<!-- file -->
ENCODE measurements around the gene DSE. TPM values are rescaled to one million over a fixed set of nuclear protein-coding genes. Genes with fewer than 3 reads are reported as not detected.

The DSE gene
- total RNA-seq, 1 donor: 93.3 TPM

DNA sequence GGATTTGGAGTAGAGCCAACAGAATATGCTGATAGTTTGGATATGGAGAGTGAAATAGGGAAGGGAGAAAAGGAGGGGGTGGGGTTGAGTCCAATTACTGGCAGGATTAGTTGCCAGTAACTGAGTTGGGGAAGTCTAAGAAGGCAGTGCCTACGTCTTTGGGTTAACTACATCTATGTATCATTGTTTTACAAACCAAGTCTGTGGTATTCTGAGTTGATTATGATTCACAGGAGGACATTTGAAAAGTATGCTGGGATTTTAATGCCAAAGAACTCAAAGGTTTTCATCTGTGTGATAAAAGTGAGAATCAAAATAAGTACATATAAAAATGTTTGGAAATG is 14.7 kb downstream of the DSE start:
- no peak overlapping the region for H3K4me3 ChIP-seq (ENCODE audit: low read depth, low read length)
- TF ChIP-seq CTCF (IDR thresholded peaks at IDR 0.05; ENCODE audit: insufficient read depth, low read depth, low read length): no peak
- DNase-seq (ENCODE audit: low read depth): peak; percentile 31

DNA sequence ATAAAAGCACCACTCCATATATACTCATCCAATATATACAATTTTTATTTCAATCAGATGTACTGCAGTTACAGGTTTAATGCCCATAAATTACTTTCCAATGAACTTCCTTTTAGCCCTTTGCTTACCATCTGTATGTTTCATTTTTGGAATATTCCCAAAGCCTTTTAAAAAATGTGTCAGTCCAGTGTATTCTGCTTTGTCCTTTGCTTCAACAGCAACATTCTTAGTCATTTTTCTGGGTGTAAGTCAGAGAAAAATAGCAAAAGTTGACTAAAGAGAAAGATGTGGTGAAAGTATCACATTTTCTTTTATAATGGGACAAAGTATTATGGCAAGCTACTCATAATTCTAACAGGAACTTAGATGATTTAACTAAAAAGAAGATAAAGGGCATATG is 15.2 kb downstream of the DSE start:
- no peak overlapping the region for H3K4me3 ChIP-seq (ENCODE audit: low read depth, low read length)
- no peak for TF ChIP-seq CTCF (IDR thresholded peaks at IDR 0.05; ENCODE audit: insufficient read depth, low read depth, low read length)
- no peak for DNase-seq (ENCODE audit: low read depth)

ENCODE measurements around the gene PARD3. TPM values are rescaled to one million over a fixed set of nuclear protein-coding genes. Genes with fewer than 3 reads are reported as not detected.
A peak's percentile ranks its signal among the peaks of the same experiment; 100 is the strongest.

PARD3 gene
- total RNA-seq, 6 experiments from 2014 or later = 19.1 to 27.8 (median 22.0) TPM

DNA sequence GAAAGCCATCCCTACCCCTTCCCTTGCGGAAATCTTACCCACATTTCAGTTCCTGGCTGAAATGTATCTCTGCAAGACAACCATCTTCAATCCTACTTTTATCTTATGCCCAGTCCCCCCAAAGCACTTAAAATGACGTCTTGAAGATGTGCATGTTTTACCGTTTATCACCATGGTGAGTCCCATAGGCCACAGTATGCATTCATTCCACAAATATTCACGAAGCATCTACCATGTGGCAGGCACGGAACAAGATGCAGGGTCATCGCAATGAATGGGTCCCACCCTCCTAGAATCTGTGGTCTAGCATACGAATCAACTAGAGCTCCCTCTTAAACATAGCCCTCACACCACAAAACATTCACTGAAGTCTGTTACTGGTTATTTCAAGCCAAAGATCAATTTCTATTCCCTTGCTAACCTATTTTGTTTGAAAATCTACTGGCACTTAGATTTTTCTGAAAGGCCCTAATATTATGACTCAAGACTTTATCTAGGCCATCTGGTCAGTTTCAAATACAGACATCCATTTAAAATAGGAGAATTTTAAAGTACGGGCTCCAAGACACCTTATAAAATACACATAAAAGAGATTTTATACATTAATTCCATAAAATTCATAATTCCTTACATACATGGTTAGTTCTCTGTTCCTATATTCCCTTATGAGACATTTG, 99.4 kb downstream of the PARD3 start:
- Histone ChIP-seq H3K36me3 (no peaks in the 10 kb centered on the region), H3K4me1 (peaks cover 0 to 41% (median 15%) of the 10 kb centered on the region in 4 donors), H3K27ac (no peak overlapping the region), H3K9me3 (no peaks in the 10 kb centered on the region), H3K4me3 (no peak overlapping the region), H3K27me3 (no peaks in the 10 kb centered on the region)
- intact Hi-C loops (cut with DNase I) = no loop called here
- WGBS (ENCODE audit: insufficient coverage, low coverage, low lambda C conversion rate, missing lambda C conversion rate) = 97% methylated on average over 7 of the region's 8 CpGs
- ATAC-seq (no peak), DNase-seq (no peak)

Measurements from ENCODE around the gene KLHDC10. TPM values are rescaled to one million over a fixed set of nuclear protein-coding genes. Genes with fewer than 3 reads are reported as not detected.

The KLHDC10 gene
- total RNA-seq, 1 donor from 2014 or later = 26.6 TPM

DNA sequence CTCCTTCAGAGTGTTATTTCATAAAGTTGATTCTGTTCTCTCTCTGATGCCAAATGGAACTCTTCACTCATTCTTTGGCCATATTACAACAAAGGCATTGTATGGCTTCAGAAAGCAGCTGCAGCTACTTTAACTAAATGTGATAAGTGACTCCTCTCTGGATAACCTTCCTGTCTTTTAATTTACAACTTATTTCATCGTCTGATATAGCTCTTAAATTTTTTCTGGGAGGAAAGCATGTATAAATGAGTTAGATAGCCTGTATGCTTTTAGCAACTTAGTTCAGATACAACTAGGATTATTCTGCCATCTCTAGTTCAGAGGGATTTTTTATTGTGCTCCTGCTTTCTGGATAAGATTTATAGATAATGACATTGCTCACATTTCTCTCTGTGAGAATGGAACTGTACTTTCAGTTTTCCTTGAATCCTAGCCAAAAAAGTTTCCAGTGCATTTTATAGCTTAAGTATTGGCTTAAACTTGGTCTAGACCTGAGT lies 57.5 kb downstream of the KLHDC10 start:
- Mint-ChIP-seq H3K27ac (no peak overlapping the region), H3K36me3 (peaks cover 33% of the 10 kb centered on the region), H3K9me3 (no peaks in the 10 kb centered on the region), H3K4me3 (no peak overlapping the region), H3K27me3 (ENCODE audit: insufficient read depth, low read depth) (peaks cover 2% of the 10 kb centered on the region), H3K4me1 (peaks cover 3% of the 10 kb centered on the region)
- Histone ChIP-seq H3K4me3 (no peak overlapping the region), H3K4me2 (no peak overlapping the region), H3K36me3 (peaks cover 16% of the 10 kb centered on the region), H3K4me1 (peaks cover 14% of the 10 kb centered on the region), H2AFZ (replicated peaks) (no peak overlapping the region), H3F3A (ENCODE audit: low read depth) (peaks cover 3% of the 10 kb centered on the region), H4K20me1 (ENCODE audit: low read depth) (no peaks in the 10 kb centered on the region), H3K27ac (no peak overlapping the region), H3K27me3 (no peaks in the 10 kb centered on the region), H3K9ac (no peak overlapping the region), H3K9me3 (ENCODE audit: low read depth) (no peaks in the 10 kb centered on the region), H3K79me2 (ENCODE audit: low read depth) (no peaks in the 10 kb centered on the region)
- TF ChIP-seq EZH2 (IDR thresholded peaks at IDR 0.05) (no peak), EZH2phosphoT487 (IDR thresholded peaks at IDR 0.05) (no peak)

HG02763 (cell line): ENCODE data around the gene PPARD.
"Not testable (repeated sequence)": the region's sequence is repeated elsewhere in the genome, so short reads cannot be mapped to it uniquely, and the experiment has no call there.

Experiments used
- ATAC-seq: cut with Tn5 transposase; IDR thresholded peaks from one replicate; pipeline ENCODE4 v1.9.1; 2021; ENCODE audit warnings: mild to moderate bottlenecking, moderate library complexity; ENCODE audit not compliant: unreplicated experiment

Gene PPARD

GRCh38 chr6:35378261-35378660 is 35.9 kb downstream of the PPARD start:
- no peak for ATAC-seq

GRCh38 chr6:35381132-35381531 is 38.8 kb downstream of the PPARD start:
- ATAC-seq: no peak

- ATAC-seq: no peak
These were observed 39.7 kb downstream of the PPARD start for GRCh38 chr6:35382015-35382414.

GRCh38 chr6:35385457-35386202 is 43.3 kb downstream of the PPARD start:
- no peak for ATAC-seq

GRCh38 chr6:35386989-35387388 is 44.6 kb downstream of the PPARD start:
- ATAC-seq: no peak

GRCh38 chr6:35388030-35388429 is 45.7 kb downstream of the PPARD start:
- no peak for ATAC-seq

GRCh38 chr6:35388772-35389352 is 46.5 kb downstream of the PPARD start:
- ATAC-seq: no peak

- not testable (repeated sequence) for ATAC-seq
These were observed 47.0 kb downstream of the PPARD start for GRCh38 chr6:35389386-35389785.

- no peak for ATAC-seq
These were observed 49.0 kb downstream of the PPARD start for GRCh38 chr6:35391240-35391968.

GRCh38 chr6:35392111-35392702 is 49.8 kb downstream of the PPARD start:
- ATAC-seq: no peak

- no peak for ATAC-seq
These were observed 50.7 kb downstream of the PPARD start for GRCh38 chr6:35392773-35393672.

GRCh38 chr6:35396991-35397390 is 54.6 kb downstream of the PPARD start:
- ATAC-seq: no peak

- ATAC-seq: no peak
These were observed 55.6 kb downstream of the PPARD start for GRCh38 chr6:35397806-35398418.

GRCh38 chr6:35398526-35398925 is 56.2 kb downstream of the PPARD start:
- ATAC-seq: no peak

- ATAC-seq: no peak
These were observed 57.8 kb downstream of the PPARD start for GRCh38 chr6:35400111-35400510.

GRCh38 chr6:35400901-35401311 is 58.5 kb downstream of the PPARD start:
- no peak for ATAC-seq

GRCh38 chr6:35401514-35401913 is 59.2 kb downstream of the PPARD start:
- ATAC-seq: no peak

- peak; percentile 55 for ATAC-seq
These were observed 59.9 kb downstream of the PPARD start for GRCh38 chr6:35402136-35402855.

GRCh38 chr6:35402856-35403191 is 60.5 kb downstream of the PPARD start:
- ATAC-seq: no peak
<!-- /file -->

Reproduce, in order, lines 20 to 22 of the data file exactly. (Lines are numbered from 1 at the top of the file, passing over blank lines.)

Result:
- ATAC-seq (no peak), DNase-seq (no peak)

Measurements from ENCODE around the gene KLHDC10. TPM values are rescaled to one million over a fixed set of nuclear protein-coding genes. Genes with fewer than 3 reads are reported as not detected.

The KLHDC10 gene